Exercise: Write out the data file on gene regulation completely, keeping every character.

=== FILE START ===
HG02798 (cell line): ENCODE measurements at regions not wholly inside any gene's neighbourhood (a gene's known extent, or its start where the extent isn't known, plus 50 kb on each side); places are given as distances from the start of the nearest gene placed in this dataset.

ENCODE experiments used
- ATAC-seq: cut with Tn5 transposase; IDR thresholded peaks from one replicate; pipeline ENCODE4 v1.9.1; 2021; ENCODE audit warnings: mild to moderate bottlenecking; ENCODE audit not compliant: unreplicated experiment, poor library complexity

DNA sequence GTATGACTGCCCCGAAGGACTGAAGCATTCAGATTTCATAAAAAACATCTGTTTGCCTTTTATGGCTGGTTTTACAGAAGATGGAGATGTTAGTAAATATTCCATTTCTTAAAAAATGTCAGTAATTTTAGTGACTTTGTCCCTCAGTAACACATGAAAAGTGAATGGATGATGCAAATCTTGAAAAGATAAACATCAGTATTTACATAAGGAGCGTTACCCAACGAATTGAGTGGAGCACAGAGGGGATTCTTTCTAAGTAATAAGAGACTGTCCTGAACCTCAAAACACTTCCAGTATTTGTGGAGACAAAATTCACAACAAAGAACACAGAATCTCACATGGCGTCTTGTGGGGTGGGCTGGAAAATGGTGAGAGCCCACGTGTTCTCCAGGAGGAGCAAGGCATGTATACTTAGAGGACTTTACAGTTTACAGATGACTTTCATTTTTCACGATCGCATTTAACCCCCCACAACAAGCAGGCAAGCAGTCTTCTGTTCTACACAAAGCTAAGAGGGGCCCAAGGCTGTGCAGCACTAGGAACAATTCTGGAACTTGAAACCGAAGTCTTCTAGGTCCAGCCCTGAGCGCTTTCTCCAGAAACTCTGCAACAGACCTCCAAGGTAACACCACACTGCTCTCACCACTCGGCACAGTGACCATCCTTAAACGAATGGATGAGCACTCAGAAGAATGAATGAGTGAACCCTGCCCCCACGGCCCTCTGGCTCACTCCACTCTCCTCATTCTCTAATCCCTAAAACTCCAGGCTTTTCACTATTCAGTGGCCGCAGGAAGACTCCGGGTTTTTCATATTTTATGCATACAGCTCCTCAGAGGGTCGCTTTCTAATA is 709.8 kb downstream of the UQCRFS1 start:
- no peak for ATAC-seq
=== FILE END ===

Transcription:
HG02798 (cell line): ENCODE measurements at regions not wholly inside any gene's neighbourhood (a gene's known extent, or its start where the extent isn't known, plus 50 kb on each side); places are given as distances from the start of the nearest gene placed in this dataset.

ENCODE experiments used
- ATAC-seq: cut with Tn5 transposase; IDR thresholded peaks from one replicate; pipeline ENCODE4 v1.9.1; 2021; ENCODE audit warnings: mild to moderate bottlenecking; ENCODE audit not compliant: unreplicated experiment, poor library complexity

DNA sequence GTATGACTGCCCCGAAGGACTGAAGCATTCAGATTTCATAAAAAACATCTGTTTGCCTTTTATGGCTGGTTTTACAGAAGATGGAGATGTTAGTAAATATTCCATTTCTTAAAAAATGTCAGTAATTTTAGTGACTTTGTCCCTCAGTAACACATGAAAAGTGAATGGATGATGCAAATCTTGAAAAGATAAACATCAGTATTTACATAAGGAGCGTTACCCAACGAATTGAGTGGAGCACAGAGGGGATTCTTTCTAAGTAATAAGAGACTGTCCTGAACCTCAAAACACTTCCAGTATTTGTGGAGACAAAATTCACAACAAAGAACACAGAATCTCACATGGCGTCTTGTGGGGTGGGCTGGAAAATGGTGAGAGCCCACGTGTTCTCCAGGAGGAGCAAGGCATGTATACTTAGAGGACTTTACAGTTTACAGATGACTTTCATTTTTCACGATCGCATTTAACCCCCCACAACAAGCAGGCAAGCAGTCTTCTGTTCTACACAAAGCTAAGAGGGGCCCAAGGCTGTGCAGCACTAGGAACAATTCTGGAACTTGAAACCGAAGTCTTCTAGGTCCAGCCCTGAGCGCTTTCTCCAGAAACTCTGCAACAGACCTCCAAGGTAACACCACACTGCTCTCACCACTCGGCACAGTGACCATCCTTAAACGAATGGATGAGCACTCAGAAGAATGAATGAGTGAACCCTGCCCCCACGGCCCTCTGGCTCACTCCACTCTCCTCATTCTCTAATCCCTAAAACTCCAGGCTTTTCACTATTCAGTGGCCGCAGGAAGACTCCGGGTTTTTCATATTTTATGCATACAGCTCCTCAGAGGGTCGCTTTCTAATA is 709.8 kb downstream of the UQCRFS1 start:
- no peak for ATAC-seq